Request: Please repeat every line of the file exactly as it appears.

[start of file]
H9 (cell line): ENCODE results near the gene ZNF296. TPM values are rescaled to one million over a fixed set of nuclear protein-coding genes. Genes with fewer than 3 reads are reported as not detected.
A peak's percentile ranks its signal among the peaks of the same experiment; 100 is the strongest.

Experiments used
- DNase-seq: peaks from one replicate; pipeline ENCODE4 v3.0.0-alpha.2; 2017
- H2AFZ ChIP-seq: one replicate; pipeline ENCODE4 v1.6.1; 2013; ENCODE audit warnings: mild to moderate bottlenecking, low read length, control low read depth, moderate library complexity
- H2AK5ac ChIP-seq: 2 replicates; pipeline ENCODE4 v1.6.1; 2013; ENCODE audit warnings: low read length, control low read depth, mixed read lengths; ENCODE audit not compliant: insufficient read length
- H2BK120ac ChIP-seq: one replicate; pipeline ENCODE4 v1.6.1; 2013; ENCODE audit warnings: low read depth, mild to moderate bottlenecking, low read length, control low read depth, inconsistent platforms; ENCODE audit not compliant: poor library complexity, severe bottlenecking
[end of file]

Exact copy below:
H9 (cell line): ENCODE results near the gene ZNF296. TPM values are rescaled to one million over a fixed set of nuclear protein-coding genes. Genes with fewer than 3 reads are reported as not detected.
A peak's percentile ranks its signal among the peaks of the same experiment; 100 is the strongest.

Experiments used
- DNase-seq: peaks from one replicate; pipeline ENCODE4 v3.0.0-alpha.2; 2017
- H2AFZ ChIP-seq: one replicate; pipeline ENCODE4 v1.6.1; 2013; ENCODE audit warnings: mild to moderate bottlenecking, low read length, control low read depth, moderate library complexity
- H2AK5ac ChIP-seq: 2 replicates; pipeline ENCODE4 v1.6.1; 2013; ENCODE audit warnings: low read length, control low read depth, mixed read lengths; ENCODE audit not compliant: insufficient read length
- H2BK120ac ChIP-seq: one replicate; pipeline ENCODE4 v1.6.1; 2013; ENCODE audit warnings: low read depth, mild to moderate bottlenecking, low read length, control low read depth, inconsistent platforms; ENCODE audit not compliant: poor library complexity, severe bottlenecking